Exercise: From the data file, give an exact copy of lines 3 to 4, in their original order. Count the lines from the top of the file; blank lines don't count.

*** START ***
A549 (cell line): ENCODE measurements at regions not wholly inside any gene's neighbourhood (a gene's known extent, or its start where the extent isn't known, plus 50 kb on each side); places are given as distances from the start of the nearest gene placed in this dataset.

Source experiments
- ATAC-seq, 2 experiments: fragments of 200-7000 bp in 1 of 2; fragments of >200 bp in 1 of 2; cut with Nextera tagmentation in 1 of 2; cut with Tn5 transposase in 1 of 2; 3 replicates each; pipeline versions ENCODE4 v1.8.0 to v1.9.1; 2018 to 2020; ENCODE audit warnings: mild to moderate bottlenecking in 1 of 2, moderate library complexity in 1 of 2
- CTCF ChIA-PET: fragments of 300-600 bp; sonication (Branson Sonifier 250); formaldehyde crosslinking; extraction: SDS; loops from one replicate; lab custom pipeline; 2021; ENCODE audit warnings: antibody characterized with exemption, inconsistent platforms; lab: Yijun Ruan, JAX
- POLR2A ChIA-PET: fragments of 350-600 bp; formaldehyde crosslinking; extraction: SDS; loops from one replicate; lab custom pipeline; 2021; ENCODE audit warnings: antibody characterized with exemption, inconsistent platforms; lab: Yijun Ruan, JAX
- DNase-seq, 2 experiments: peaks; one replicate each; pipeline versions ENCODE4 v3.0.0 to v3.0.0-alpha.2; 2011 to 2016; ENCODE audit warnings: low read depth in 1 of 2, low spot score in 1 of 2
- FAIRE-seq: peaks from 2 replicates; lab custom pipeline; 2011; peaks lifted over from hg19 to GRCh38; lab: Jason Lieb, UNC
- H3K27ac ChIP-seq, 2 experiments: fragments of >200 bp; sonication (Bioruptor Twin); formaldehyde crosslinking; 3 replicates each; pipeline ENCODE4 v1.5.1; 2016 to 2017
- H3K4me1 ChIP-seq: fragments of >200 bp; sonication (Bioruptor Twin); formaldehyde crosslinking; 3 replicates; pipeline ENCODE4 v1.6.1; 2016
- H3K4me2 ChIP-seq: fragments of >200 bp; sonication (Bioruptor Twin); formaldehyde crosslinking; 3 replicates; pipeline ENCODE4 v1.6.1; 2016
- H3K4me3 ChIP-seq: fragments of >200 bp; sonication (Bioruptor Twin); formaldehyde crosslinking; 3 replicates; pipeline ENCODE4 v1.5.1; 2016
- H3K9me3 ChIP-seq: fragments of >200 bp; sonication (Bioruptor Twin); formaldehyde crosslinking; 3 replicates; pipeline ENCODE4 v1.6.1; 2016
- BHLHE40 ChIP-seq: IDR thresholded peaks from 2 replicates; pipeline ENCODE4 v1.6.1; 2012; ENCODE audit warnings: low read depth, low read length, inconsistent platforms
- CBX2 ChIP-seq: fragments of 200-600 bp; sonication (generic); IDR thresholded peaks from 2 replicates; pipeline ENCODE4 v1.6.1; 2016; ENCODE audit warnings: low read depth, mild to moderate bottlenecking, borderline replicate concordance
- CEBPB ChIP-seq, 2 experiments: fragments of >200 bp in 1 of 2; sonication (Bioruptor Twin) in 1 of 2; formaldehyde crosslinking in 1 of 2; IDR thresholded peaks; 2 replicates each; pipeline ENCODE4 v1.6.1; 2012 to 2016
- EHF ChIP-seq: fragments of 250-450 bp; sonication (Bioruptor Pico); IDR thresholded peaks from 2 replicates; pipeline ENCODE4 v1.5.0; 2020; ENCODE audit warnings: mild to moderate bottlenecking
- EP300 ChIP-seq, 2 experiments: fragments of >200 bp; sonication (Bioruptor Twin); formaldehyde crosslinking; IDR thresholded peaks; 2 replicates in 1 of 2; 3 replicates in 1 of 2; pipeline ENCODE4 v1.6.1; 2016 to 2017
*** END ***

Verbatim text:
- ATAC-seq, 2 experiments: fragments of 200-7000 bp in 1 of 2; fragments of >200 bp in 1 of 2; cut with Nextera tagmentation in 1 of 2; cut with Tn5 transposase in 1 of 2; 3 replicates each; pipeline versions ENCODE4 v1.8.0 to v1.9.1; 2018 to 2020; ENCODE audit warnings: mild to moderate bottlenecking in 1 of 2, moderate library complexity in 1 of 2
- CTCF ChIA-PET: fragments of 300-600 bp; sonication (Branson Sonifier 250); formaldehyde crosslinking; extraction: SDS; loops from one replicate; lab custom pipeline; 2021; ENCODE audit warnings: antibody characterized with exemption, inconsistent platforms; lab: Yijun Ruan, JAX